The Future of AI Governance, Laws, and Regulations

Why AI requires Expanded Governance, Laws, and Regulations

AI brings many advantages, but it also poses significant challenges and raises a variety of concerns. Here are some key concerns and the ways in which they indicate the need for expanded governance, laws, and regulations around AI:

  1. Privacy: AI often processes extensive datasets, some of which may encompass personal data. This invokes questions about data collection, use, and safeguarding, and calls for stringent regulations to ensure companies honor privacy, seek consent for data utilization, and protect data from potential breaches.
  2. Bias and Fairness: AI can inadvertently reinforce or intensify biases present in the training data, leading to unjust consequences in areas like employment, finance, and law enforcement. Legal and regulatory measures can foster transparency and accountability in AI, ensuring bias and fairness testing.
  3. Transparency and Explainability: Many AI systems, notably deep learning ones, operate as “black boxes,” making decisions without clear reasoning. This opacity complicates accountability. Regulations could mandate certain degrees of explainability in AI systems, particularly in crucial sectors like healthcare and policing.
  4. Accountability: Determining responsibility when AI systems make decisions or take action can be complex, especially if the system was independently learning and evolving. Regulatory frameworks can help delineate liability and accountability when AI systems cause harm.
  5. Impact on Employment: AI and automation might replace human workers, especially in roles involving repetitive tasks. This necessitates governance addressing the societal implications of AI, including upskilling programs, social security nets, and potential regulation on the deployment of AI.
  6. Security: AI systems may be susceptible to threats such as adversarial attacks, which trick AI into making wrong decisions. Additionally, the malevolent use of AI, like deepfakes, is worrisome. Regulations can set minimum security requirements for AI systems and limit harmful AI applications.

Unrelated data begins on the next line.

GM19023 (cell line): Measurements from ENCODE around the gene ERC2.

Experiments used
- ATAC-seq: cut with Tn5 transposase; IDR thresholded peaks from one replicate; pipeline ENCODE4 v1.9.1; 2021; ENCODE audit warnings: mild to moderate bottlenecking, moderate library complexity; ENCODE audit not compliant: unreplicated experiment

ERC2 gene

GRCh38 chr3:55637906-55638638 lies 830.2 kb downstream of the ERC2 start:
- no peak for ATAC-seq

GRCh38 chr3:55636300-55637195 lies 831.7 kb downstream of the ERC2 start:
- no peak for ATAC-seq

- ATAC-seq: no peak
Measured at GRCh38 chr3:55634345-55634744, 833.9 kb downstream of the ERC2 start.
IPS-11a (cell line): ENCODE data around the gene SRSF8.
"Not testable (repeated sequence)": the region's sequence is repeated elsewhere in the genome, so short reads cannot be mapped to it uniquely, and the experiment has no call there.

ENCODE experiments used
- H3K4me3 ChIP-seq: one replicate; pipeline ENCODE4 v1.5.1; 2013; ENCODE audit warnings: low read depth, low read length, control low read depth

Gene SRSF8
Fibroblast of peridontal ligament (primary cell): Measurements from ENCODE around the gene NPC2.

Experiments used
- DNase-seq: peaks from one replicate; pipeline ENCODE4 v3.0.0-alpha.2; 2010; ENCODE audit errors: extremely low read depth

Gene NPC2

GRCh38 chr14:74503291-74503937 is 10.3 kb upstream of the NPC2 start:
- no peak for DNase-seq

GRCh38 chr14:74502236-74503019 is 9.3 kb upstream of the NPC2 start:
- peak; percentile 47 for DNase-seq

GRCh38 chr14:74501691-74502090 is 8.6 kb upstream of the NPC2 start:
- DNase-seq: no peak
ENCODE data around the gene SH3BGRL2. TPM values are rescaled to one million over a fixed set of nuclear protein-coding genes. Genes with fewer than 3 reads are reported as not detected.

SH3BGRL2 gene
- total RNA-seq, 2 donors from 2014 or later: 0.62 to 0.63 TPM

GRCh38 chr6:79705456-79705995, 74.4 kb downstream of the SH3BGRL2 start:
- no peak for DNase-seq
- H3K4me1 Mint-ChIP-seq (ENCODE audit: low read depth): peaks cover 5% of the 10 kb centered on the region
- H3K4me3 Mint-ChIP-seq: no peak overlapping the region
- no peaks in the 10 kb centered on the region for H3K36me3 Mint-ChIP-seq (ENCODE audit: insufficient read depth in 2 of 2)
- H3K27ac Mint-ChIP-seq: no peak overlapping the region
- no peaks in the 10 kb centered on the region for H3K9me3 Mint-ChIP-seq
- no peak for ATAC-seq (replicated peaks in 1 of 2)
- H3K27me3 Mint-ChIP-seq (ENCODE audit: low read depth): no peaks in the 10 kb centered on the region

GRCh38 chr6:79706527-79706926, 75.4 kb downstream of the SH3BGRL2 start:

7. Ethical Dilemmas: AI introduces ethical issues, such as preserving human autonomy when interacting with AI and aligning AI systems with human values. Regulatory frameworks can integrate ethical guidelines and principles for AI.
  8. Concentration of Power: The power over AI and data resting with a few tech giants is a concern. Regulation could ensure fair competition, possibly by enforcing data sharing requirements or breaking up monopolies.
  9. Autonomous Weapons: Autonomous AI systems in weaponry and warfare raise grave ethical and safety concerns. International laws and treaties may be necessary to prevent an AI arms race and ensure the responsible use of lethal autonomous weapons.
  10. Impact on Children’s Education: The integration of AI in education can lead to concerns over quality of education, data privacy for minors, and over-reliance on technology. Governance and regulations can ensure quality standards, protect children’s data, and ensure a balanced approach to the use of AI in education.
  11. Proliferation of Fake News and Misinformation: AI can be used to generate or spread fake news and false information, manipulating public opinion and undermining democratic processes. Regulations could require platforms to take steps to identify and remove AI-generated misinformation.